Warren Buffett is one of the legends of stock investing.

We all know his story.

He started investing in stocks when he was just 11 years old. By the time he was 29, he was already a millionaire stock investor. In his 60’s, he became a billionaire stock investor.

Often, the biggest question people ask about Buffett is: how does he do it?

And, could I do it too?

Buffett has become rich by buying cheap or out of favor stocks, and holding them for years.

Sounds easy, right?

If it was, everyone would be able to do what Buffett has done.

However, Buffett does have some secrets that us mere mortal investors can deploy to help us pick great value stocks.

3 Secrets to Picking Great Value Stocks Like Buffett

1) Buy What You Know

Even investing legends have favorite products. Over the years, Berkshire Hathaway has collected a big roster of well-known companies including Dairy Queen, See’s Candy, and Burlington Northern railroad.

How many of these acquisitions were influenced by Buffett’s own preferences for the products?

Well, one of the longest owned stock positions in Berkshire’s stock portfolio is Coca-Cola, which Buffett first began buying in 1988.

Is it a coincidence that Coke is one of Warren Buffett’s favorite drinks? Over the last decade, Buffett has disclosed in interviews to both Fortune and the Financial Times that he drinks 5 cans of coke a day, favoring Diet or Cherry Coke.

Clearly, he’s a fan.

But you have to do more than just like a product, to buy the stock.

Buffett has always been an avid researcher and used to order the Annual Reports from companies, when they would send them to you in the mail, to check the financials. He used to have stacks of the reports piled in his garage.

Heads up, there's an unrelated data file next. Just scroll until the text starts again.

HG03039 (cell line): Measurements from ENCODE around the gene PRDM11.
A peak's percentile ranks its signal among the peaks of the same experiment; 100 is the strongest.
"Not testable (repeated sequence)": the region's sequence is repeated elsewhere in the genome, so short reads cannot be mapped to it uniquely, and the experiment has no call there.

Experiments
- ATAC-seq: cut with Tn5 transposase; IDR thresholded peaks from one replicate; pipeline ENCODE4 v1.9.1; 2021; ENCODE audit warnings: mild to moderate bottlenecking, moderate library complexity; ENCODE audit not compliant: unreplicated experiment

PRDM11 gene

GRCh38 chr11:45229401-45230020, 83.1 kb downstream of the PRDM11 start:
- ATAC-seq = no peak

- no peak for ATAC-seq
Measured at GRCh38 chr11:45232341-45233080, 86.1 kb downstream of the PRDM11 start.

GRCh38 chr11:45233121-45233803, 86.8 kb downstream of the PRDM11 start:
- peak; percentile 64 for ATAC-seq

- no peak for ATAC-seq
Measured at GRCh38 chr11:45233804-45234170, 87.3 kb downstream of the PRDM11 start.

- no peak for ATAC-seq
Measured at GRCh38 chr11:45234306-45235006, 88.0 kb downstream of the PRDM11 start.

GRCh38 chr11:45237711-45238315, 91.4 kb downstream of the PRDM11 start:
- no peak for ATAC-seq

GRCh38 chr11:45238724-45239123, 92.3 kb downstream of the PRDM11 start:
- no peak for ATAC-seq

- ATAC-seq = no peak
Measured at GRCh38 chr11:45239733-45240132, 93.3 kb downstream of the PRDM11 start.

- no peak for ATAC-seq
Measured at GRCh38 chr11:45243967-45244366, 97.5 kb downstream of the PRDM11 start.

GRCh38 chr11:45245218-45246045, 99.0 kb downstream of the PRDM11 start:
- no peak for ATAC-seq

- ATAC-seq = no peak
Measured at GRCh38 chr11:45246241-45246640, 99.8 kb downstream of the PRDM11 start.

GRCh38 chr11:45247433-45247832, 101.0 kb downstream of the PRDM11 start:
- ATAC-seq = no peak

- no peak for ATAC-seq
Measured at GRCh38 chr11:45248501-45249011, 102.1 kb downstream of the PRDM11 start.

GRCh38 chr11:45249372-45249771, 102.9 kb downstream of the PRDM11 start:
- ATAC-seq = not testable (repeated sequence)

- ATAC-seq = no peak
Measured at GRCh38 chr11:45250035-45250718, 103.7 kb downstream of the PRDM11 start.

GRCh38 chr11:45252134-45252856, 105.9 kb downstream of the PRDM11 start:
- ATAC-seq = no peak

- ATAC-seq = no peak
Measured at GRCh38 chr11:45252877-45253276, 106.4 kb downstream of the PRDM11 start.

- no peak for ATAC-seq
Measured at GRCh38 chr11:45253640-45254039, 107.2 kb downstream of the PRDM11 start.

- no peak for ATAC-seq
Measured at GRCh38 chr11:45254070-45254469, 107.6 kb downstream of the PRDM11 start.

So, what’s your favorite product or brand?We often have our fingers on the pulse of every day products and activities, or even of something that is used in our jobs, that might get overlooked by others.It’s a great way to find value stocks. 2) Buy Stocks on Sale This sounds so simple, right?For years, Buffett has been on the sidelines, waiting for a chance to buy stocks when they went on sale. But in March 2020 when the coronavirus pandemic hit, and the S&P 500 plunged over 20% within just 3 weeks, Buffett did not buy.Over the last 2 years, he was heavily criticized for not buying that dip.But now, two years later, with stocks having their worst start to a year in decades in 2022, along with the S&P 500 again in a bear market, Buffett has been buying.Continued . . .—————————————————————————————————— See ALL Zacks’ Long-Term Picks for Only $1 Confidently navigate today’s market with Zack’s private investment recommendations. These picks are based on the system that has more than doubled the market since 1988 (including bear markets) and which pointed investors to 29 double- and triple-digit winners this year alone.Starting today, for one month, you can follow these exclusive portfolios in real time from the best stocks under $10, to Warren Buffett-style value plays, and to high-paying dividend stocks. Total cost $1. No gimmicks. See Stocks Now >> ——————————————————————————————————Buffett believes in buying cheap, well-known companies with stellar earnings growth and solid free cash flows.In 2022, Buffett has stepped in with his biggest stock purchases in a decade, adding over $50 billion worth of Chevron and Occidental Petroleum to the Berkshire portfolio.The energy companies fit the bill perfectly, as they have single digit P/E ratios, earnings on the rise, and record free cash flows.And he keeps diving in for more. He dollar-cost-averaged into his Occidental Petroleum investment all summer long after the shares sold off. He now owns 27% of the company and has permission from government regulators to buy up to 50%.Buying stocks on sale is the easiest way to invest like Buffett. Any investor can search for value stocks by the classic fundamentals like P/E, PEG or Price-to-Sales ratios.If you had done so to start 2022, you would have seen buying opportunities in Chevron and Occidental Petroleum, like Buffett did.It doesn’t get any easier than that. 3) Learn to Pivot and Change Course Remember when Berkshire Hathaway owned IBM?Neither do I, but for 7 years, until 2018, Berkshire had a large position in the technology giant.Originally bought in 2011, Berkshire spent $10.7 billion, buying at the average price of $170 per share, to take a significant stake in the company.This was going to be Buffett’s big play into technology, an area he had famously avoided for […]

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